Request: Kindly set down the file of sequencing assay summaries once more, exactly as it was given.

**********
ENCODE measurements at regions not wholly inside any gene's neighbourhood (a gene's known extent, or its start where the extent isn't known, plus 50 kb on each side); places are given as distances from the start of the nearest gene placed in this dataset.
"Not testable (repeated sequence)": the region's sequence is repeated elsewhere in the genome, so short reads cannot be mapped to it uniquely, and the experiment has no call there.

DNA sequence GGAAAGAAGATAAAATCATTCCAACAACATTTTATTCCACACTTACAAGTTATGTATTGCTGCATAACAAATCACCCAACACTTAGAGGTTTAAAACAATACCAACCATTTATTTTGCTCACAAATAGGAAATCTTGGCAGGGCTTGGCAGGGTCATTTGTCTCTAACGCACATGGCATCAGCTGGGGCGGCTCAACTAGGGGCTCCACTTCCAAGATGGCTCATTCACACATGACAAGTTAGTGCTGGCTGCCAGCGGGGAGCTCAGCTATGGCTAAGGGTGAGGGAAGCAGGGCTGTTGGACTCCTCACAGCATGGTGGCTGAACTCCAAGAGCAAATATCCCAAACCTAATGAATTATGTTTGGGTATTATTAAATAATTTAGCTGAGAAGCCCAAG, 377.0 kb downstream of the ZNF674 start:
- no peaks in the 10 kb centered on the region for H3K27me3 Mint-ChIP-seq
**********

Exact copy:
ENCODE measurements at regions not wholly inside any gene's neighbourhood (a gene's known extent, or its start where the extent isn't known, plus 50 kb on each side); places are given as distances from the start of the nearest gene placed in this dataset.
"Not testable (repeated sequence)": the region's sequence is repeated elsewhere in the genome, so short reads cannot be mapped to it uniquely, and the experiment has no call there.

DNA sequence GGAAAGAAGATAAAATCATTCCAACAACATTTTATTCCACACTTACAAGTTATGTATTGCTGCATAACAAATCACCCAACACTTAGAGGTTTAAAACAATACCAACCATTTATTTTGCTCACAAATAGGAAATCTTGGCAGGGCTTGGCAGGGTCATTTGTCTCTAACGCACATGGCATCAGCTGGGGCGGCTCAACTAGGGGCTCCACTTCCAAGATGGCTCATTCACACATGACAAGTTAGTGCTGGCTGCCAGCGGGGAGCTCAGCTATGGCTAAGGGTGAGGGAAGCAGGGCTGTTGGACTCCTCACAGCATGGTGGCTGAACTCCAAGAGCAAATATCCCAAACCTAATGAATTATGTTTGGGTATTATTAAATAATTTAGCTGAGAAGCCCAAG, 377.0 kb downstream of the ZNF674 start:
- no peaks in the 10 kb centered on the region for H3K27me3 Mint-ChIP-seq